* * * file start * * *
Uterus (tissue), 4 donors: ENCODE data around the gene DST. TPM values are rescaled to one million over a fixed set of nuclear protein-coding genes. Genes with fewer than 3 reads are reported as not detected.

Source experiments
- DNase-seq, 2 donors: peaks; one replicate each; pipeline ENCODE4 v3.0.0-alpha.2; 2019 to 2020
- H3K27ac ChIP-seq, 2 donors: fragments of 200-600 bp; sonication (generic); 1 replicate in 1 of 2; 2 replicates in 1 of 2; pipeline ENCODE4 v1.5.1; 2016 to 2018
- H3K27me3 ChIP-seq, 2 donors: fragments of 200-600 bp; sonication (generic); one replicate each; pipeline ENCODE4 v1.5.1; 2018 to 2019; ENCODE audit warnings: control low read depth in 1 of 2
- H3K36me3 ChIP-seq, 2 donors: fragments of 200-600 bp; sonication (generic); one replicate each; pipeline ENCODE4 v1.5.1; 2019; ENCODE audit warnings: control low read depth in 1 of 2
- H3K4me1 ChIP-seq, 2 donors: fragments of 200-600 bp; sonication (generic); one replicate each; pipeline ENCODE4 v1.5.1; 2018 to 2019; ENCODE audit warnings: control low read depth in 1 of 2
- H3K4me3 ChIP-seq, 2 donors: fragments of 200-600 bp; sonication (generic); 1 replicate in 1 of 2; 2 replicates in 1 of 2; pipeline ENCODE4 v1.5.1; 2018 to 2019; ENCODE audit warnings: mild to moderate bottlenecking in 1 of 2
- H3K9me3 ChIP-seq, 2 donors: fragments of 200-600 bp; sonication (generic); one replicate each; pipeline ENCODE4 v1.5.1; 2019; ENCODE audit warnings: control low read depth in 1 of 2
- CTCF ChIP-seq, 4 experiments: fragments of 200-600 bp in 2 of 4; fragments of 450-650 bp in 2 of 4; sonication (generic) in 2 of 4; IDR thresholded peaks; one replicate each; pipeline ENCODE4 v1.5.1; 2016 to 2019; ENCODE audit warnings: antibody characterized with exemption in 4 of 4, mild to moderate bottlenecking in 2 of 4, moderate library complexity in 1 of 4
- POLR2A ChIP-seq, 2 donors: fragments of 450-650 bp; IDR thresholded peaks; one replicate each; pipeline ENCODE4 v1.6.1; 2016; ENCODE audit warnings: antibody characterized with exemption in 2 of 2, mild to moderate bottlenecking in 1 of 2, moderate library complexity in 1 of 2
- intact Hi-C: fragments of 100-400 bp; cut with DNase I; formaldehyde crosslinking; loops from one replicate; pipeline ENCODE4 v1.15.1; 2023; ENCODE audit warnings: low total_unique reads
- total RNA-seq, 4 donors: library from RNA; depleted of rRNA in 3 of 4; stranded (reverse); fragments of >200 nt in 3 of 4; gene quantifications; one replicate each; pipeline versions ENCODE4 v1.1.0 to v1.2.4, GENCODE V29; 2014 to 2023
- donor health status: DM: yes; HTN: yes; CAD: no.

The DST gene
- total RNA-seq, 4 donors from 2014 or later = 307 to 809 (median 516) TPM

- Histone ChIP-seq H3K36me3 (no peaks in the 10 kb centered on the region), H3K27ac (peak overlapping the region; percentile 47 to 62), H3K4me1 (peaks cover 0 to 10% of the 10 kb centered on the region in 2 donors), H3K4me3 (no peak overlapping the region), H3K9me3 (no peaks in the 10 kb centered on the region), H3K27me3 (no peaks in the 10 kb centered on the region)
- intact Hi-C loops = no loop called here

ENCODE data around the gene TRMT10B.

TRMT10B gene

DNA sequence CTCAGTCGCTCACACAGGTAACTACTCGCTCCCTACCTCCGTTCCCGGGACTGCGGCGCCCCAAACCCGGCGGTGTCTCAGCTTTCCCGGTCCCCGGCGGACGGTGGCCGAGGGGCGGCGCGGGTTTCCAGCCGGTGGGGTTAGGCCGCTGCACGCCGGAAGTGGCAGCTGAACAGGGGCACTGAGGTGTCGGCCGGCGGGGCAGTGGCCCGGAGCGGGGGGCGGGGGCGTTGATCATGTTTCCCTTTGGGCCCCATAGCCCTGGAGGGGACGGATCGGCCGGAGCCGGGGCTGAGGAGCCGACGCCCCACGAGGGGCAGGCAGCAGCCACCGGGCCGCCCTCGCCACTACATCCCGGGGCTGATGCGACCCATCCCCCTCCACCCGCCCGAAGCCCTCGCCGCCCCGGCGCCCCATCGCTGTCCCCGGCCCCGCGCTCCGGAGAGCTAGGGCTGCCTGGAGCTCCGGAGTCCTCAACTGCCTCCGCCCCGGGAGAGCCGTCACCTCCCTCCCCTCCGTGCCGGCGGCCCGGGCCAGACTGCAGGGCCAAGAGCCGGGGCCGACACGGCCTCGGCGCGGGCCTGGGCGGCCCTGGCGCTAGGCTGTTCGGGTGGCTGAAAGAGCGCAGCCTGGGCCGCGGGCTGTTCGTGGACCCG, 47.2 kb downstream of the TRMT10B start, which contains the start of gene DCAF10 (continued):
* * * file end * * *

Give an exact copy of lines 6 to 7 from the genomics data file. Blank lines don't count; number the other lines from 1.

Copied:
- H3K36me3 ChIP-seq, 2 donors: fragments of 200-600 bp; sonication (generic); one replicate each; pipeline ENCODE4 v1.5.1; 2019; ENCODE audit warnings: control low read depth in 1 of 2
- H3K4me1 ChIP-seq, 2 donors: fragments of 200-600 bp; sonication (generic); one replicate each; pipeline ENCODE4 v1.5.1; 2018 to 2019; ENCODE audit warnings: control low read depth in 1 of 2